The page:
Design research & practice through collaboration in the material science laboratory
Miriam Ribul on her Design Residency at SP Technical Research, Institute of Sweden, March and April 2016.

LDoc PhD student Miriam Ribul, Textiles Environment Design, University of the Arts London, received a funding award from the AHRC’s Student Development Fund (SDF) towards a design residency in the material science laboratory at SP Technical Research Institute of Sweden. Miriam’s practice-based PhD explores the role of design research and practice in the scientific development of regenerated materials in a circular economy through design interventions at the raw material stage of regenerated cellulose in the science laboratory. The residency, during March and April 2016, was key for the development of the practice-based elements of the research. In this residency, Miriam collaborated with Dr Hanna de la Motte, a research scientist in bio-based materials who leads projects concerned with end of life and recycling issues of materials.

The residency provided opportunities for access to specialist knowledge of regenerated materials and for the development of a model for collaboration between design and science. As a designer in residence at SP, an institute specialising in the dissolution and regeneration of cellulose, Miriam had unique access to observe and participate in the scientific processes concerned with materials at the end and beginning of the lifecycle.

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The residency explored a research methodology for the design and science collaboration. A brief was developed for the residency with a proposition that posed questions for working with the raw material stage of regenerated cellulose in the science laboratory and for the development of a model for collaboration between design and science. The researcher developed and tested tools as well as material experiments for the PhD research. The use of tools to document the collaboration in the science laboratory demonstrated how cross-discipline collaboration for a circular economy can benefit from increased communication between design and science.  The residency was supported by the University of the Arts London, where this PhD is based, and by a cohort of scientists at SP in Stockholm: Dr Emma Östmark, Dr Sara Olsson and Dr Helena Wedin. Miriam also had the opportunity to follow the material processes in the regeneration of fibres at Swerea IVF with Dr Carina Olsson.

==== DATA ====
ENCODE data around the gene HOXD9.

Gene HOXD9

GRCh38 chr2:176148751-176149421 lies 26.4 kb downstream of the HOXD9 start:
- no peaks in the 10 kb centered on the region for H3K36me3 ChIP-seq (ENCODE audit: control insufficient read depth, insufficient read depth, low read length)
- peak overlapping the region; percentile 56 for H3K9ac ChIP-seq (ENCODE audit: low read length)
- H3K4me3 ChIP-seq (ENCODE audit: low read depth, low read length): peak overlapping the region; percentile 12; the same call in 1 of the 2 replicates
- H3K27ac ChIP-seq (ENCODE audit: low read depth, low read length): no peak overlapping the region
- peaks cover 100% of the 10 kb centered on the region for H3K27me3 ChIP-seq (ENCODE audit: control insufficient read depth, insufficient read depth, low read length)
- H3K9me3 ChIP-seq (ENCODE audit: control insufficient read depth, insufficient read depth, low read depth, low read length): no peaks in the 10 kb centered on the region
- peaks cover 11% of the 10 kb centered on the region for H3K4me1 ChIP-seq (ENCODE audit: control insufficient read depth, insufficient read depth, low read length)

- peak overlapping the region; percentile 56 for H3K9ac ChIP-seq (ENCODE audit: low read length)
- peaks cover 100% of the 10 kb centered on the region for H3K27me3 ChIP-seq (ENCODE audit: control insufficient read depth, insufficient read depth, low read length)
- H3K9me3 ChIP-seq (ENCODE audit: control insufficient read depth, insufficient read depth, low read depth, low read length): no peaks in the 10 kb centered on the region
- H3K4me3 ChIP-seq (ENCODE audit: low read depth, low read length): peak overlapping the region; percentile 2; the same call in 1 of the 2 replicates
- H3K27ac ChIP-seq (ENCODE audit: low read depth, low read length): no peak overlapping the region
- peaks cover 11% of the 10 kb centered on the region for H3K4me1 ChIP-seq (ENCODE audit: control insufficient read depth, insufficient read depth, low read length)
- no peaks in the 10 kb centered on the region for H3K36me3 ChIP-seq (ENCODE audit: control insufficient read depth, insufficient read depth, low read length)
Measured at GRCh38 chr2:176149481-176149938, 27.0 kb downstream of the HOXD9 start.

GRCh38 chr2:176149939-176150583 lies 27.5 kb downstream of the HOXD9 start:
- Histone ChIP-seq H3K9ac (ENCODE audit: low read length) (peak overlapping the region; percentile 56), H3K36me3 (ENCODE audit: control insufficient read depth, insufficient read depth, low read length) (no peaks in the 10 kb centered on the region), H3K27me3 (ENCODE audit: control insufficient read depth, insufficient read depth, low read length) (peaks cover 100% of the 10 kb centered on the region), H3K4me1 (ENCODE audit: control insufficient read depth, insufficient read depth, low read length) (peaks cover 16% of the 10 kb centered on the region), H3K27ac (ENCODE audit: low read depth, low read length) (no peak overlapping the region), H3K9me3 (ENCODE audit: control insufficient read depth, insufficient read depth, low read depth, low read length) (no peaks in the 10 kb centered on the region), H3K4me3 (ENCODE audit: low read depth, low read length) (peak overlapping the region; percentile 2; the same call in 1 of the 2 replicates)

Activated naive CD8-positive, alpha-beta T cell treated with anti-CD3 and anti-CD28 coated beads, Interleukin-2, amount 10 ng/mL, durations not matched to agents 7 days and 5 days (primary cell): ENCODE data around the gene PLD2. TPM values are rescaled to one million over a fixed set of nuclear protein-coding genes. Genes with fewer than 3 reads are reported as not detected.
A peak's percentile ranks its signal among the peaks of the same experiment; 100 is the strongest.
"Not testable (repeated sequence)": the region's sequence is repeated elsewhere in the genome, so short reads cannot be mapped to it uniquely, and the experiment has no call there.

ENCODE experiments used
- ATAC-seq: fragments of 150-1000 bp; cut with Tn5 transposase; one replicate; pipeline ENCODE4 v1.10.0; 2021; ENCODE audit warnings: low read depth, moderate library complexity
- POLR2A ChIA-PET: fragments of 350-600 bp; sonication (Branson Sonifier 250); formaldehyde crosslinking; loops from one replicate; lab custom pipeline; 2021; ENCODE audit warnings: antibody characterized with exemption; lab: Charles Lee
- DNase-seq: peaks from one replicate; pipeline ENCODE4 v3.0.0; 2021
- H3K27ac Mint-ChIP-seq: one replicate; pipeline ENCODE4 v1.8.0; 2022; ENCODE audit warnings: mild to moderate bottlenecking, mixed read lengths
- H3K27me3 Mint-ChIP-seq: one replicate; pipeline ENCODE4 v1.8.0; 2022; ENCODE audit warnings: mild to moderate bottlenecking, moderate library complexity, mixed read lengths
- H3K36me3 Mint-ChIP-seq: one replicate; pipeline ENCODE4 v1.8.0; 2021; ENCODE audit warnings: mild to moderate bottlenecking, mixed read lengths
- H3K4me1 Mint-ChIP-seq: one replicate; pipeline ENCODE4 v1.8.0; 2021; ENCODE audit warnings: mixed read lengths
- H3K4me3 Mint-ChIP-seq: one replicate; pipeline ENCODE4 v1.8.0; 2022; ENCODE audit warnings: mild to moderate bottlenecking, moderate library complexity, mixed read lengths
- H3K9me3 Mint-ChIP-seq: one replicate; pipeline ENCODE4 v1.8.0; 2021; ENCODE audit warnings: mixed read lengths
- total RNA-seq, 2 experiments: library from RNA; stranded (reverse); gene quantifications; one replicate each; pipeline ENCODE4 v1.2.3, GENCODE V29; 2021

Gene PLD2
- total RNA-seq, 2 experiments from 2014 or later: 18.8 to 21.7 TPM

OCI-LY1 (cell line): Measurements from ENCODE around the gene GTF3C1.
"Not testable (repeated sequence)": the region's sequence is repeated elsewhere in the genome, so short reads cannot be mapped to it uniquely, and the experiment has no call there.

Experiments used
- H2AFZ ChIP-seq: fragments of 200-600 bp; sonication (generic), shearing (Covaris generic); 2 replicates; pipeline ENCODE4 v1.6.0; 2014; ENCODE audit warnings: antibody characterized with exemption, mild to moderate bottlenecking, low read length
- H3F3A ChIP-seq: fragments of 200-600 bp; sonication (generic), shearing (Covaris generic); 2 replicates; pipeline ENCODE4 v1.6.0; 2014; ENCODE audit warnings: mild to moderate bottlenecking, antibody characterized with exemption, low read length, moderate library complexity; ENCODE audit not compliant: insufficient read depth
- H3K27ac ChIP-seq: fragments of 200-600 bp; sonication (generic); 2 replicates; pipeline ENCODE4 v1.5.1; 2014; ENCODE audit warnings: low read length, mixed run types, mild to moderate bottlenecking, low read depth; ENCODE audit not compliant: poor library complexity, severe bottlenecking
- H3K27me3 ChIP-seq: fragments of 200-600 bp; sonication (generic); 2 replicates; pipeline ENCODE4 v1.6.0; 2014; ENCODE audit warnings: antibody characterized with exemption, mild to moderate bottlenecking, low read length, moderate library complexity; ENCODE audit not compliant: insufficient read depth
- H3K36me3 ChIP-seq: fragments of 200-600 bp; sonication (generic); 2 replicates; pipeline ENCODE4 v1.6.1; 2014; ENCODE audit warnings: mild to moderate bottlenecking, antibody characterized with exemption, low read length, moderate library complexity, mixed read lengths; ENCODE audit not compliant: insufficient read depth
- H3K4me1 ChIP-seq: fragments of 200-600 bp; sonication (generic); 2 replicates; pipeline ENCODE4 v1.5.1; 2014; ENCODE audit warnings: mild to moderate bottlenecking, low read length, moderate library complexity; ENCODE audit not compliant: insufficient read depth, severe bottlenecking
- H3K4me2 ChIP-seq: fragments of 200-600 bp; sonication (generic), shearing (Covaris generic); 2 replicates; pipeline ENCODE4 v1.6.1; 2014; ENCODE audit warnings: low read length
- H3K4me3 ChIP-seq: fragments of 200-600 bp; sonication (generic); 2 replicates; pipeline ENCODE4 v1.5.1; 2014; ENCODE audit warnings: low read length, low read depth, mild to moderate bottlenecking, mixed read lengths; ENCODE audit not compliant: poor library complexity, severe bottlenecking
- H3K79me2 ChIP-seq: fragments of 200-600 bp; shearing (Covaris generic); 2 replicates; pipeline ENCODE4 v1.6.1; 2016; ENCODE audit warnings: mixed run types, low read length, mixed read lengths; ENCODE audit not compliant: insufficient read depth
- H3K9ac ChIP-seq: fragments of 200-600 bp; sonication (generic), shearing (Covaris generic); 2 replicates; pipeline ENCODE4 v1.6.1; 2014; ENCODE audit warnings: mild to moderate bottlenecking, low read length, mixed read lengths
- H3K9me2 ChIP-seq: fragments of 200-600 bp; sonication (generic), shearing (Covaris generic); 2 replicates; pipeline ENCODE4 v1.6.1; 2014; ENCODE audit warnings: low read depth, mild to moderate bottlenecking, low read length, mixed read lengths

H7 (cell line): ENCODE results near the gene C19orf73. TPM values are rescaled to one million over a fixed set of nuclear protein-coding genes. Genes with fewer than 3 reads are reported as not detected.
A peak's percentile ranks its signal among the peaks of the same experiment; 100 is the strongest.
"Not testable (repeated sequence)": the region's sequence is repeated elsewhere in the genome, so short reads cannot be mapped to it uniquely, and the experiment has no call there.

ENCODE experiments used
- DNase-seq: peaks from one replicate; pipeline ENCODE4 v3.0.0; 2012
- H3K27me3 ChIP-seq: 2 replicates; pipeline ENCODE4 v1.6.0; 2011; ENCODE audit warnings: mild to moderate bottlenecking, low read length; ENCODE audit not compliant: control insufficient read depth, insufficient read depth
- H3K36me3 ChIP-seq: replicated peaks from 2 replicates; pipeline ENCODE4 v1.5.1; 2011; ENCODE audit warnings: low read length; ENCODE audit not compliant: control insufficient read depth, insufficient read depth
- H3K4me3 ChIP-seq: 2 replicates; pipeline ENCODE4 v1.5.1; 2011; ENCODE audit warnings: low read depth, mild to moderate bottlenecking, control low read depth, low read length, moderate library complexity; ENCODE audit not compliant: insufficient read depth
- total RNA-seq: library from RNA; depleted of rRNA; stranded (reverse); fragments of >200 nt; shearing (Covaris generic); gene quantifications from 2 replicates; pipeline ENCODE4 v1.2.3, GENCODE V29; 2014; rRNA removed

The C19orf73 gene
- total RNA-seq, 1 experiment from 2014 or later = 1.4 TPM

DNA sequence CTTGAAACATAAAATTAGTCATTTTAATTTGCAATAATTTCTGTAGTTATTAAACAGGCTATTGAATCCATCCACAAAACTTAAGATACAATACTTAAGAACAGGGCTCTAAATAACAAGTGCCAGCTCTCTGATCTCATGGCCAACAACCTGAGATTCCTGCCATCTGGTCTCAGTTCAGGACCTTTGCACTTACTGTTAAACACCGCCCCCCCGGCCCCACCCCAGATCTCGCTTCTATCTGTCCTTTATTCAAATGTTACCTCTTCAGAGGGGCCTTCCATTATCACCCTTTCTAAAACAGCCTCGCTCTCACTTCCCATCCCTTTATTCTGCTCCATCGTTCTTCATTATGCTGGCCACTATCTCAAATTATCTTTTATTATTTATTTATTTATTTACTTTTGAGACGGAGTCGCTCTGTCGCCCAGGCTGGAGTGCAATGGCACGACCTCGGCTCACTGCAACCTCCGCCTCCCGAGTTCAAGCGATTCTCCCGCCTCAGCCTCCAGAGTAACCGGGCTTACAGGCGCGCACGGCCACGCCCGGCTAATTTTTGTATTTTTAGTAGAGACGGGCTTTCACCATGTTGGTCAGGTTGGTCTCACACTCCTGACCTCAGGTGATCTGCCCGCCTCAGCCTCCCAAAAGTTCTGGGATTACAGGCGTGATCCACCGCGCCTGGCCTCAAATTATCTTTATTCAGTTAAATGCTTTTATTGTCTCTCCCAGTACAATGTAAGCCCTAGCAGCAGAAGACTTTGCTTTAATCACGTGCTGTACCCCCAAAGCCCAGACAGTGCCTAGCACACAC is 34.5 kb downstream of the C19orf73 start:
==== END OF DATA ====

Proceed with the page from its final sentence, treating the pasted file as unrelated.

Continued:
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The residency was split into two parts. The research time between the two visits built on the observations to develop practice-based material experiments in the lab. This allowed for a period of reflection and development of tools as the research stages of the residency were mapped against the research methodology. Tools were built upon, and interviews documented the collaboration in this research. The material experiments with regenerated cellulose in the lab resulted in a first series of samples for the PhD. After the completion of the first stage of the research collaboration, Ribul and de la Motte co-authored an abstract for publishing the collaborative elements of the residency in a conference taking place this year. The residency in the science laboratory proved to be a successful model for developing insights for the PhD research, and demonstrated how connected approaches are required to achieve sustainable material change in a circular economy.

Miriam Ribul, UAL